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Friday, July 06, 2012

Number 1187: Origin of the Black Knight


Black Knight was a transitional character for Atlas Comics in 1955, created after the Comics Code was implemented. Black Knight was not a superhero, but had a secret identity. Merlin the Magician was a major player in the series. The real magic was a combination of writing and drawing by Stan Lee and Joe Maneely.

Maneely drew the character for the first three issues, after which it was taken over by Fred Kida for the penultimate issue, #4, and Syd Shores for the last issue, #5.

I showed stories from Black Knight #3 in Pappy's #897 and Pappy's #964.

This story is the origin story from Black Knight #1, 1955.












7 comments:

TheUUShadow said...

Even though I despise the crappy glossy stock they're printed on I had to purchase the Marvel Masterworks collection of The Black Knight and The Yellow Claw. The fifties were a great era for comics.

Gumba G Gadwa said...

It's so difficult to look at Joe Maneely art. What could of been? He was, and would have been, one of the greats.

I have to defend Stan a bit here, because there's a lot of revisionist history that Kirby and Ditko were the real genius (they were geniuses, for sure), but Stan did so much work outside them that shows the same flare that made Marvel what it was, I think it's hard to claim that.

"100Aliases" said...

Looks waaay better than the Fantasy Masterpieces reprint. Now I'm really glad I ordered the Masterwork.

Ger Apeldoorn said...

Actually, Stan Leeonly wrote (and signed) about two of the Blakc Knight stories. I hav ebeen going through them to determine if he wrote any others unsigned, but sofar I can't say I have found ny linguistic evidence for that.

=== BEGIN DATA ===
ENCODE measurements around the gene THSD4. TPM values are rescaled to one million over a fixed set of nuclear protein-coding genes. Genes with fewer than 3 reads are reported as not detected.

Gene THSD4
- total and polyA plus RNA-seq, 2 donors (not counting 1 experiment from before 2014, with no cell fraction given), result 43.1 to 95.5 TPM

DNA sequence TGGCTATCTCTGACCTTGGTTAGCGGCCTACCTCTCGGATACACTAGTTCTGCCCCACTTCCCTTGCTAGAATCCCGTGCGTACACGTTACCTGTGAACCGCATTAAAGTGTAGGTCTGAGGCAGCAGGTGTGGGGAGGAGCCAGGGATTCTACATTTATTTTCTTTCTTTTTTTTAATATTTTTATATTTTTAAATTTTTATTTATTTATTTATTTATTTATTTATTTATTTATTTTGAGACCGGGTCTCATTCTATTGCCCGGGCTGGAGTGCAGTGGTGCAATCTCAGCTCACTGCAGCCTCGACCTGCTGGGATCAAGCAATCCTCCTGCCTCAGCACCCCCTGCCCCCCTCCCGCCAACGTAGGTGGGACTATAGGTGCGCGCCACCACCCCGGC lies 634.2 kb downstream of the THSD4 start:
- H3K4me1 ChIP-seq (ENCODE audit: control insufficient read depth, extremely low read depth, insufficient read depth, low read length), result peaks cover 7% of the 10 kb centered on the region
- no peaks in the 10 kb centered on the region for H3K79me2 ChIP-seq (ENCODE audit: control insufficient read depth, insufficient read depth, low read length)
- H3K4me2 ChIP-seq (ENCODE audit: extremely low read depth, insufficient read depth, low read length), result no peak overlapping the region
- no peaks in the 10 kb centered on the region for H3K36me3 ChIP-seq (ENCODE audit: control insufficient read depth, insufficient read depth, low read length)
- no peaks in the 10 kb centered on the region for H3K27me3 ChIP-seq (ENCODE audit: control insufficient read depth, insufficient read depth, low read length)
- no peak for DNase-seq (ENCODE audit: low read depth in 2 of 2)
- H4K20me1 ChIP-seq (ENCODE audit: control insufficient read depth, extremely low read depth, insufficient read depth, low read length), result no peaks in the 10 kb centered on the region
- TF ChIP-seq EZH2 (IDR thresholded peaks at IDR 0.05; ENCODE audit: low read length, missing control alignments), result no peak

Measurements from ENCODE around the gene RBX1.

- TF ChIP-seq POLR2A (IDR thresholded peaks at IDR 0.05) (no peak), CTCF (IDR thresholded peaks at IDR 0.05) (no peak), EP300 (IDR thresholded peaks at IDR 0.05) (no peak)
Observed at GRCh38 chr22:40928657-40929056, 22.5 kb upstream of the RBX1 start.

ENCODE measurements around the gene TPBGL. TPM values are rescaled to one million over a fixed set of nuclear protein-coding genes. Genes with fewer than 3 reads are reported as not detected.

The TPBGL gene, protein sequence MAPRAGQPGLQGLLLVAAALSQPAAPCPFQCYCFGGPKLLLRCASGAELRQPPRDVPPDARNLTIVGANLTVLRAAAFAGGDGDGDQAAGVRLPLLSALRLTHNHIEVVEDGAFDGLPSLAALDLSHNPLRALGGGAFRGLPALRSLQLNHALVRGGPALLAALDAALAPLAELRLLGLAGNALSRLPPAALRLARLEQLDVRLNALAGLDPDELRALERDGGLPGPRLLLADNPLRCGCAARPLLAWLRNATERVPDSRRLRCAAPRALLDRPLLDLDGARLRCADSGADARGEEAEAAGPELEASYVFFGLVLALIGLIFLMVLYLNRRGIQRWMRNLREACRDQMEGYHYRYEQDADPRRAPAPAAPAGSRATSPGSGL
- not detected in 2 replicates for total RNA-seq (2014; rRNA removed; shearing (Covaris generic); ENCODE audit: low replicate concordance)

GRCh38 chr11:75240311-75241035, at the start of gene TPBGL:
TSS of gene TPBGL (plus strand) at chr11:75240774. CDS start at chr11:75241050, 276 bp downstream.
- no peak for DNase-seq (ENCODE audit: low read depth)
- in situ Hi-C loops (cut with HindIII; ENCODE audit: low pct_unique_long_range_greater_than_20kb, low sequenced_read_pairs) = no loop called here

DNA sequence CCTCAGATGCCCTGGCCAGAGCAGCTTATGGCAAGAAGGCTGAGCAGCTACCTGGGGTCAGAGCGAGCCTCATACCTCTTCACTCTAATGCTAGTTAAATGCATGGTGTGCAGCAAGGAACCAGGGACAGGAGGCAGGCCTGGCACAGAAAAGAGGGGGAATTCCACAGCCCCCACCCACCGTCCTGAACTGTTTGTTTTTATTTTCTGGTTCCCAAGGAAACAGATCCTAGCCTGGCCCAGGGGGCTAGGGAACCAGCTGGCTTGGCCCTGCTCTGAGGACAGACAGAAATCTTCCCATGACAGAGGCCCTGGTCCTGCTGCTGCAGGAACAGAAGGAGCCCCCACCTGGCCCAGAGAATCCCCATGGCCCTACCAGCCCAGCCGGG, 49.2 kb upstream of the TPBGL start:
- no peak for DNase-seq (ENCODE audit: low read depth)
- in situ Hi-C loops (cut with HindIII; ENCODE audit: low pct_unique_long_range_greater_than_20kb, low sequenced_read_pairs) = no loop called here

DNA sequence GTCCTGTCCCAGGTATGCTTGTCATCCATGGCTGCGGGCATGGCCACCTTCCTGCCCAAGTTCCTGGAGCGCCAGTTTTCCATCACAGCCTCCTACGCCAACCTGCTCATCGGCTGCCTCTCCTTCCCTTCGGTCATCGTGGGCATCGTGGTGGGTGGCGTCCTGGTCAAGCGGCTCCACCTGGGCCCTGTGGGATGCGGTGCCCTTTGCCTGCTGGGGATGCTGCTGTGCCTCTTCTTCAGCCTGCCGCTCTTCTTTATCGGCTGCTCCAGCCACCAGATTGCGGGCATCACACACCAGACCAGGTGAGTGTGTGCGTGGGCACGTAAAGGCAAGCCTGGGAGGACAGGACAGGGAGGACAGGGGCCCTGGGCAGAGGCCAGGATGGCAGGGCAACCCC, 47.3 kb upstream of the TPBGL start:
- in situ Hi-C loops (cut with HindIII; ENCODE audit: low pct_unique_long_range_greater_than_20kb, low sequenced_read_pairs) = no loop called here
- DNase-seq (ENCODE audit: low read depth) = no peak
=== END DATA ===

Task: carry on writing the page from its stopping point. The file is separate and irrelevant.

Mykal Banta said...

Pappy: What incredible art. The action panels just vibrate with power. Maneely's attention to detail, his inking, and his panel construction were just so superfine. Looking at this, it's so easy to understand why Lee thought he was destined to be another Kirby in stature and reputation; and why his early death remains such a tremendous tragedy for the art form.

Kirk said...

Count me as yet another who was wowed by the artwork of this story.

Pappy said...

Sorry to take so long to get back to you, guys...we have family coming in from out of town tomorrow, and we've been getting ready. Or at least as ready as anyone can get for grandchildren ages 7 and 6. They will be staying here in Casa Pappy for a month. Lord have mercy...

Back to the business at hand. I'm happy that several of you have chosen to comment on this posting. Black Knight is one of my favorite Atlas titles, and I'm sorry there wasn't more, but, and this is no knock to the fine artists who followed Maneely, he was my favorite.